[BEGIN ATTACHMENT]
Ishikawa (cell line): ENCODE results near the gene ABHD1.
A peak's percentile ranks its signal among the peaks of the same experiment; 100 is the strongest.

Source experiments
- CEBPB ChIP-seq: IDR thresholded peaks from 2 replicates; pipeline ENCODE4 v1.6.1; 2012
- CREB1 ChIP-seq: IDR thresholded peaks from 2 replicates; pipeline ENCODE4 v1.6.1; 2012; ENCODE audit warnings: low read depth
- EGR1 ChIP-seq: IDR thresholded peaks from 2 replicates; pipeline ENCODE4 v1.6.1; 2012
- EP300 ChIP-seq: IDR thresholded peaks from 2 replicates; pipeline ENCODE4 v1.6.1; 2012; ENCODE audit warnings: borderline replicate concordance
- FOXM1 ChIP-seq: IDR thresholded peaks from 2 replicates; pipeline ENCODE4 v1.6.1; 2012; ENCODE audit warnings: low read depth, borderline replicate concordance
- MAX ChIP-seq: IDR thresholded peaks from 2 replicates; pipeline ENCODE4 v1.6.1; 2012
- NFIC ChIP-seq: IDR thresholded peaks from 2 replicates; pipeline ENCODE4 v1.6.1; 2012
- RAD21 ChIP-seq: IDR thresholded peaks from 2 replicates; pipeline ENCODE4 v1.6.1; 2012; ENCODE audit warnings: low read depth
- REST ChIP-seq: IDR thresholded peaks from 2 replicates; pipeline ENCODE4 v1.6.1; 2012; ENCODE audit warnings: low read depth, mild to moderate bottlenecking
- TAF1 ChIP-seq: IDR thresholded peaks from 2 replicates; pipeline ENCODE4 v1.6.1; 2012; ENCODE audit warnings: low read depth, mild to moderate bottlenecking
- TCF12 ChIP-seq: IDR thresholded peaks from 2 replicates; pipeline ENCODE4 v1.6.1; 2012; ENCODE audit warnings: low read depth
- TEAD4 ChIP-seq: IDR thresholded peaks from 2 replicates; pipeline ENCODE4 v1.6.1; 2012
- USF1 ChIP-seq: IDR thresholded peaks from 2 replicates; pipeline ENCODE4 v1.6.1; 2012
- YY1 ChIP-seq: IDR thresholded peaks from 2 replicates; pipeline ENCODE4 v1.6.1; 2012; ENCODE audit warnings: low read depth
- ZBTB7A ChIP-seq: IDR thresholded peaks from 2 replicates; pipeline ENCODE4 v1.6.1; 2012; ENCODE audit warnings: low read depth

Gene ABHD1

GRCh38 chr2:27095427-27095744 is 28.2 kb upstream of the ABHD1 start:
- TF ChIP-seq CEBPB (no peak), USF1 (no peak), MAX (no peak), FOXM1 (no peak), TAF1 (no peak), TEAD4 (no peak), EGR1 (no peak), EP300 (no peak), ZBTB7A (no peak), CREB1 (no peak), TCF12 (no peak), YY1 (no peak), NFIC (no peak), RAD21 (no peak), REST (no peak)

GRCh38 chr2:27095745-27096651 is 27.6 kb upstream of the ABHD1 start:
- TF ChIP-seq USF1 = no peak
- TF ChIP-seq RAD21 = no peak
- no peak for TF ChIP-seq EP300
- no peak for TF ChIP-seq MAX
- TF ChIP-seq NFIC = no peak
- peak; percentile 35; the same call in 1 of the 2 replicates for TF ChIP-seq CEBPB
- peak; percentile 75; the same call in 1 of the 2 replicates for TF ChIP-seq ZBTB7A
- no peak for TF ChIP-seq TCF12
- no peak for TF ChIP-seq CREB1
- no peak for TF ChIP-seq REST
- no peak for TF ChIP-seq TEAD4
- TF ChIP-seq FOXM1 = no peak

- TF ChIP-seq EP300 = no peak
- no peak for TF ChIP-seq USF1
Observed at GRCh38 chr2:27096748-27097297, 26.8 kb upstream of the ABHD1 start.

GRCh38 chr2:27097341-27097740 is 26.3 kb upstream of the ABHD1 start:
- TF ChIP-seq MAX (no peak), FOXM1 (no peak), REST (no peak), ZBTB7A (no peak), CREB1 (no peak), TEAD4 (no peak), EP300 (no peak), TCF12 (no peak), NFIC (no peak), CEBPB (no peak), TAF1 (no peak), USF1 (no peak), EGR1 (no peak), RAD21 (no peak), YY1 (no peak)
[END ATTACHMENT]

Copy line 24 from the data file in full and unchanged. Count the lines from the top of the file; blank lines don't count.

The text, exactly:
- TF ChIP-seq RAD21 = no peak